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Mike Gittleson

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Things To Do On The Pendulum Shoulder/Incline

Posted by Mike Gittleson on Sep 18, 2018 12:36:22 PM

The Pendulum Shoulder/Incline was designed to do an overhead shoulder press and then simply with little effort, quickly convert the machine into an incline press. Many athletes like to take advantage of the apparatuses capabilities by changing it into a bench press or a one arm exercise.  Doing drop sets using range limitation is an experience in exercise all should have. Try the most versatile pressing machine there is to Get Strong.

IMG_5988  Bench press on the Pendulum Shoulder/Incline

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Topics: Pendulum Shoulder/Incline

The United States Naval Academy

Posted by Mike Gittleson on Sep 11, 2018 9:22:48 PM

Training for Sport and National Defense    https://vimeo.com/288550350

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Topics: Pendulum 5 Way Neck, Pendulum 4 Way Neck

Grand Valley State University

Posted by Mike Gittleson on Aug 28, 2018 10:13:00 AM

Grand Valley State University Olympic Sports installs the Pendulum Rack System

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Topics: Announcements, Pendulum Rack System, Pendulum Power Stack, Pendulum Utility Bench

Range Of Motion And Hip Strength

Posted by Mike Gittleson on Aug 26, 2018 5:37:32 PM

To increase hip strength and range of motion, on the return phase of the Pendulum Hip Press, an athlete should bring their knees back towards their shoulders. 

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Training hip strength on a 'first generation' Pendulum Hip Press

Topics: Pendulum Hip Press

What A Squat Really Feels Like

Posted by Mike Gittleson on Aug 21, 2018 3:26:57 PM

The Pendulum Squat Pro has variable weight loading sites to alter the strength curve. When you top load the Squat Pro you make the squat heavier in the low position. This is where many struggle and need to be stronger to maintain form. When you bottom load the Squat Pro it makes the exercise easier in the low position but more difficult on the way to full extension. By cross-loading the machine the exact same strength curve as a barbell squat is achieved.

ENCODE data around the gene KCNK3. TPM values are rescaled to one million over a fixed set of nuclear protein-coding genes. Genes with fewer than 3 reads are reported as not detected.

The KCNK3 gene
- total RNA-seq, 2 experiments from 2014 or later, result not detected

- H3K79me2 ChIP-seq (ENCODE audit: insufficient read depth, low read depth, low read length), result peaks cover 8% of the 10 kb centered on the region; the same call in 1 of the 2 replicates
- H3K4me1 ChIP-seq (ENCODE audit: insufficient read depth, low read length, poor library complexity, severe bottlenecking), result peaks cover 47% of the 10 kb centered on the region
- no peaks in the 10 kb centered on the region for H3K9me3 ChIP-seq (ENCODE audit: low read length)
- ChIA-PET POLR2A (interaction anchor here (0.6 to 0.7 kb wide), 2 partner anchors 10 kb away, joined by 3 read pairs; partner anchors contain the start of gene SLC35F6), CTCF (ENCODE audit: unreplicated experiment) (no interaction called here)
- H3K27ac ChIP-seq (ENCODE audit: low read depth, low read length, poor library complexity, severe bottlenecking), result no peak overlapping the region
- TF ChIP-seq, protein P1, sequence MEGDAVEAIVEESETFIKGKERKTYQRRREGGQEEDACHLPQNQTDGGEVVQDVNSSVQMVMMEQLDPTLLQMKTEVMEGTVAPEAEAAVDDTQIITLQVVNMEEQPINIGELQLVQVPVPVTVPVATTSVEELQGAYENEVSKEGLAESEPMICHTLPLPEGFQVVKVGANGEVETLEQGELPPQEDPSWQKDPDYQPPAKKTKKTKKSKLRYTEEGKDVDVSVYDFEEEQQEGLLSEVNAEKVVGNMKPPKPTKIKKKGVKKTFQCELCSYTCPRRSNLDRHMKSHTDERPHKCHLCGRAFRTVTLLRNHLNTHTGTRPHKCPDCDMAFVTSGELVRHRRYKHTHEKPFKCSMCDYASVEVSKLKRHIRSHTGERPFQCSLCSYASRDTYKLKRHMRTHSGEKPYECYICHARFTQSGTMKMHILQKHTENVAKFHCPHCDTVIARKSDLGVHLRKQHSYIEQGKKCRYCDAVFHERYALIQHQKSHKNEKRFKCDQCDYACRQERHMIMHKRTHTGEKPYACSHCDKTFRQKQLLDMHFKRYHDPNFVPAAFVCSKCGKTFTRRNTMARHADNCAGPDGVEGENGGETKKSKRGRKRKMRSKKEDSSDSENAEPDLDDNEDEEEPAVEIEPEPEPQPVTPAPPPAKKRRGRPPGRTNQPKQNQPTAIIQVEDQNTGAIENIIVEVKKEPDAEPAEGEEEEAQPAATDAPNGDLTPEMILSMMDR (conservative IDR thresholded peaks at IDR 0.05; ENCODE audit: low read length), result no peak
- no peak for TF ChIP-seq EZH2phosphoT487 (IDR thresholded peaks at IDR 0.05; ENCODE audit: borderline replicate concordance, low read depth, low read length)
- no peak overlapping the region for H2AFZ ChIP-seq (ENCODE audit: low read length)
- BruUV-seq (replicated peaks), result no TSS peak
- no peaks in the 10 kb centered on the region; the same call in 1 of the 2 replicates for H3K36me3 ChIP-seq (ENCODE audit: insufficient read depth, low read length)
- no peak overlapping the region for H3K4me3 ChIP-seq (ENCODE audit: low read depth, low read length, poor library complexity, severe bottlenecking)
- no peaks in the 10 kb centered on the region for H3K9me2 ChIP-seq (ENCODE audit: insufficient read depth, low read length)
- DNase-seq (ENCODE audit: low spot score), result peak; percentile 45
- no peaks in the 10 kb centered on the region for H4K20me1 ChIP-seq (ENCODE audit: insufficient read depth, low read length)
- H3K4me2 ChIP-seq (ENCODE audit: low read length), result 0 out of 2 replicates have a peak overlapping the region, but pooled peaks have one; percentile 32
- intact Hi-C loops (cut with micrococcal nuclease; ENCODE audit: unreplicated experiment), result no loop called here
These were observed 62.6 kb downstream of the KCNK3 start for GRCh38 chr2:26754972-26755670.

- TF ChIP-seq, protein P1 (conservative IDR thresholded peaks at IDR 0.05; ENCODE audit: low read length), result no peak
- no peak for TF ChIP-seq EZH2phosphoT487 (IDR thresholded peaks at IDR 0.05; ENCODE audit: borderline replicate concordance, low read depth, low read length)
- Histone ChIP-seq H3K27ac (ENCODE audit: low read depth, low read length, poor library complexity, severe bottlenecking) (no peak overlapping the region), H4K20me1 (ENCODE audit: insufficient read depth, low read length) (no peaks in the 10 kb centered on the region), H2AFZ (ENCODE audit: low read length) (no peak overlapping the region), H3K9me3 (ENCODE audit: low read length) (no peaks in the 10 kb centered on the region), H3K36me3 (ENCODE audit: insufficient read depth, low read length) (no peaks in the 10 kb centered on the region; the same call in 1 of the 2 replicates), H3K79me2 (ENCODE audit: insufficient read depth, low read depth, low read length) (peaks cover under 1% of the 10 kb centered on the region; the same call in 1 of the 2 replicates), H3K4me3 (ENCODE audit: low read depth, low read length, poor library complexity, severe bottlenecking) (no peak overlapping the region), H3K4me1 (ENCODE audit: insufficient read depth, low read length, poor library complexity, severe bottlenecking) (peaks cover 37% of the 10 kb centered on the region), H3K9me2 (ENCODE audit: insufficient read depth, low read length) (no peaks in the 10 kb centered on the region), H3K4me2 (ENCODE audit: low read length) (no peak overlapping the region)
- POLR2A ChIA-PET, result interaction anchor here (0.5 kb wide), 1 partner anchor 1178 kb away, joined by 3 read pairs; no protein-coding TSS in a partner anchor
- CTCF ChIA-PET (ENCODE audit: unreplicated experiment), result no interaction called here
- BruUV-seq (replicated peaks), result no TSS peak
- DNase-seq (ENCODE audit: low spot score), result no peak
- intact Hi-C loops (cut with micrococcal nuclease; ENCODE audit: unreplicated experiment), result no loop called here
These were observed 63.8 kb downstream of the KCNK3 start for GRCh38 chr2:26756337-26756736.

The floating yoke of the Pendulum Machine allows the athlete to always maintain exceptional form during the movement. Range limiters on the side of the machine allow the user to modify the range of motion which is especially useful for rehabilitation, addressing coaching issues that an athlete may have and problems associated with ageing. 

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Squat like a Pro on the Pendulum Squat Pro to Get Strong

Topics: The Squat, Pendulum Squat Pro

Athletes Should Review - Rules Of Manual Resistance

Posted by Mike Gittleson on Aug 14, 2018 9:42:36 PM

Important Manual Resistance Considerations:

  • When training manually all athletes must understand the rules of performing each repetition properly. The rules of Manual Resistance must be reviewed regularly!
  • The athlete should not only be capable of performing an exercise but have the ability to teach, as well as administer the exercise to others. 
  • Once an athlete understands how to execute manual resistance it demands the same effort and motivation as if trying to improve on a bench, squat, clean or any other strength training exercise.
  • When training manually to progressively overload it requires a strength measurement to track progress.  Taking a circumference, body composition and other physiological variables allows the coach and athlete to monitor results.